Tag Archives: Teaching

My Teaching Philosophy

As mentioned previously, I need to complete a teaching portfolio over my year as a lecturing intern as part of the PTIS scheme.  Central to this portfolio is a personal teaching philosophy, detailing why teaching is important to me, what my objectives are as a teacher, what methods I will use to achieve my objectives, and how I will assess if I am successful in achieving those objectives.  We had to submit a preliminary Teaching Philosophy as part of the course, you I thought I would post mine for you all to be enthralled with!  A bit on the formal side, but enjoy:

Why is teaching important to me?
Teaching is important to me, as it is an avenue that allows me to pass on knowledge to the next generation of scientists. This knowledge transfer is central to the continuation of science of a whole, and is crucial to the effective stewardship of our environment as we move forward in a changing world. As such, my teaching is grounded in the fundamentals of science. When I am disheartened during my teaching, I would like to believe that I would try to bring my teaching back to the basic principles of preparing students for a scientific career. I would like to feel that my teaching would in some way create a positive difference in the world, especially in regards to effective and responsible stewardship of our environment.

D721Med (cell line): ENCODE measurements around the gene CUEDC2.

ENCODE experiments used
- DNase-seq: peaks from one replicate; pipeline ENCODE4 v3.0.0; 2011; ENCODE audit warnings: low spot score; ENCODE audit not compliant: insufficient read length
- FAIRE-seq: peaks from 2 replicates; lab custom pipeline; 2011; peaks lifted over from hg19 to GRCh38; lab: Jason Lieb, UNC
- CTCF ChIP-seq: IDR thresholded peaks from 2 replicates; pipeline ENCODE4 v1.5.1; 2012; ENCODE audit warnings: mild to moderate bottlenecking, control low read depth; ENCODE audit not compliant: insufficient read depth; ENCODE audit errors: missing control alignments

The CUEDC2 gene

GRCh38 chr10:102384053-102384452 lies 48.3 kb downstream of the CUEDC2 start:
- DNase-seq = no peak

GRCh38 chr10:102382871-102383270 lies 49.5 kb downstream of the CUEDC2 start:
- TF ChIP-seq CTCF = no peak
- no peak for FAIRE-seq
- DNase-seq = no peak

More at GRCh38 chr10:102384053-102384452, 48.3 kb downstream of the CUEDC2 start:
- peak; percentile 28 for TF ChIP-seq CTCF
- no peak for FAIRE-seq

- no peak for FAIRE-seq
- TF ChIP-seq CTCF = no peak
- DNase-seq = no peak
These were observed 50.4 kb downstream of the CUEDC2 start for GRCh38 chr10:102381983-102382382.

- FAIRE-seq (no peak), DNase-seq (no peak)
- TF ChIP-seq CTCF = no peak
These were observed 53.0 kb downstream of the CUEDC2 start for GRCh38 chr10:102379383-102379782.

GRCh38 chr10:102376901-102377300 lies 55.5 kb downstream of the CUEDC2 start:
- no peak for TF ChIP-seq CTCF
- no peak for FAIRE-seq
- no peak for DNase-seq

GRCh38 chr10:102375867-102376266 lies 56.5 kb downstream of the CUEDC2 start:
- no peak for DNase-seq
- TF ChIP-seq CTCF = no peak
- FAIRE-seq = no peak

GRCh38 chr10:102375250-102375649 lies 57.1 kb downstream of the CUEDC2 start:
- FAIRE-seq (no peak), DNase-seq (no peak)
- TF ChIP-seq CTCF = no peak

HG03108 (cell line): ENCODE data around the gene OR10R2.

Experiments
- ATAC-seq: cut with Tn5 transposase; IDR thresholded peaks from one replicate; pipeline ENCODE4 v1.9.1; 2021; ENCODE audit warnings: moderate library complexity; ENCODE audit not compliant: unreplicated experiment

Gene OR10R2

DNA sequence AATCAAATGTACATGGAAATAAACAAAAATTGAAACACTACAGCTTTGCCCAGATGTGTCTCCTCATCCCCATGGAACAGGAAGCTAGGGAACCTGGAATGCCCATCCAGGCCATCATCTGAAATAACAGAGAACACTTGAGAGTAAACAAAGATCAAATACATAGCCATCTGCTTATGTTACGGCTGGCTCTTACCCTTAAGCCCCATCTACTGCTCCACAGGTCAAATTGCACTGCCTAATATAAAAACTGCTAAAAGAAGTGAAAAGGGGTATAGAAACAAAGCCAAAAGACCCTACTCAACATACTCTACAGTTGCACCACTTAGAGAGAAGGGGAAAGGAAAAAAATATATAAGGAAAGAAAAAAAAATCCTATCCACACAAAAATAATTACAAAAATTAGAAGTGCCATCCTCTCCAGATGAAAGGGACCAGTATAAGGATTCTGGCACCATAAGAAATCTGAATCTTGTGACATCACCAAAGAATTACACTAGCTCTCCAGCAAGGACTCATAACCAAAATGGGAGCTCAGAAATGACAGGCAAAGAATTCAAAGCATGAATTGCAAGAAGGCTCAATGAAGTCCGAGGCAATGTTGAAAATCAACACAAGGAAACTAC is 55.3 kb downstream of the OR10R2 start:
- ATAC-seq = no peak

What are my objectives as a teacher?